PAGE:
I’m probably understating things to say that I was a bit of a melodramatic child (plus ça change, plus c’est la même chose)!
It is harder to know which is more difficult to bear — privately carrying the loneliness of feeling unloved or publicly admitting to the world that you are not any good at making another person feel loved.
We had two dogs when I was a child — a white German Shepherd and a Samoyed — but my old man sold them both (on separate occasions) when us kids were all away at school.
People grow and people change in good ways and in bad. Some of our wounds heal over time, some tear open at unexpected moments. Some of us sprout wings and learn to fly, others of us fade away like fires in the early hours of the morning. Some of us have our best years ahead of us, for others of us, those years are already behind us. There is no knowing which way any of us will go in advance and you can only hold on to each other for so long when your river forks and what used to be a single current pushing you along together turns into two separate currents pushing you in different directions. You keep holding on and the water batters you and you both begin to drown.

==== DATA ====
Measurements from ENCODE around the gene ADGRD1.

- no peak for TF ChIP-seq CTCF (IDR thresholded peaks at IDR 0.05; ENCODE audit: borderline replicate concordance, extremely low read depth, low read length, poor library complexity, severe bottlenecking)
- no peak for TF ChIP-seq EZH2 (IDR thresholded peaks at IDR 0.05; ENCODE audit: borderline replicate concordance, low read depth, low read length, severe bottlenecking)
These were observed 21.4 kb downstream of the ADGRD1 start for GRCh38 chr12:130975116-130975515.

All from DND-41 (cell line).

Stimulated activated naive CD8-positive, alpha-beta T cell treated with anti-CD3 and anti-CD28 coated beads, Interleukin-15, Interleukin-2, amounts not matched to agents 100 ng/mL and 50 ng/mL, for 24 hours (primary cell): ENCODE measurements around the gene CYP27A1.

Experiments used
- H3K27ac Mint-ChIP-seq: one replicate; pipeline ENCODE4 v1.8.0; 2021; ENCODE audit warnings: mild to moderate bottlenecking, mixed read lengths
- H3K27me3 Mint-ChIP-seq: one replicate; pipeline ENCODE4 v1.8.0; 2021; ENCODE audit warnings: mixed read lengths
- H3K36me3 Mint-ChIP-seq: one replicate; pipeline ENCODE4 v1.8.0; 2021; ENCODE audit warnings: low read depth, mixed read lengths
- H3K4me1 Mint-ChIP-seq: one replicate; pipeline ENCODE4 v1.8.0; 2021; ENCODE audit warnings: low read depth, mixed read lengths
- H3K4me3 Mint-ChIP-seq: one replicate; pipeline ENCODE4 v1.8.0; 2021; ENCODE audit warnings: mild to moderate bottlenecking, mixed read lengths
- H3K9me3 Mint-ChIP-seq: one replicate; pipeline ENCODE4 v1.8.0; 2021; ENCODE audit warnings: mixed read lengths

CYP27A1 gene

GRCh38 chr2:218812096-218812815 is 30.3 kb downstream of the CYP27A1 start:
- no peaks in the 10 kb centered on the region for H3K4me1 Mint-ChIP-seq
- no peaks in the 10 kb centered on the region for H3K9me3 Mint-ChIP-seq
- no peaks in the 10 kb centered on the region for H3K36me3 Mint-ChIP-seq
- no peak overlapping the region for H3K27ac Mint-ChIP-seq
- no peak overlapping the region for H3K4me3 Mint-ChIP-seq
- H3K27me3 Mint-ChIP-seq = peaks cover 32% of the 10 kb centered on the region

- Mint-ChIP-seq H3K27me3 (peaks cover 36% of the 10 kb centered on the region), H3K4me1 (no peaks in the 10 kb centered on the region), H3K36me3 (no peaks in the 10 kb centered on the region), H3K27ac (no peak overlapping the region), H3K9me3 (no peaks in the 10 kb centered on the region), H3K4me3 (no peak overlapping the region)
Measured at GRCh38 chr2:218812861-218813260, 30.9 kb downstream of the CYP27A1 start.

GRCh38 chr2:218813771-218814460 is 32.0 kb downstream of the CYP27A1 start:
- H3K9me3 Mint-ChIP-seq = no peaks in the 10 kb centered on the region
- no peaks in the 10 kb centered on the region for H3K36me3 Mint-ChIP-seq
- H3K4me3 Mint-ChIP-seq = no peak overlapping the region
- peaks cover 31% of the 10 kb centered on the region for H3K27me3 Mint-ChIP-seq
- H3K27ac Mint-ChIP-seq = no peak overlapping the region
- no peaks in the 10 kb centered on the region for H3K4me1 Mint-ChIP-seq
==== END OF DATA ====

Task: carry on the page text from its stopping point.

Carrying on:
What are you supposed to do?
You search and search for an answer but you learn that those who are wise realize that they cannot advise you, while those who are still learning to be wise give poor advice. You also learn that there is no God out there who will help you out or save you or tell you what to do one way or another.
And then you learn how complete your loneliness is.
I was fully and completely in love with the beauty of animals when I was young. The only shows I was really allowed to watch — and which I absolutely loved watching — where nature shows and documentaries about badgers or cephalapoda or tigers or the great barrier reef or whatever wonder was yet to be revealed to me. Every night, before I would fall asleep, I used to pray: “Dear God, if you only ever answer one prayer in my life, let me be able to talk with animals.”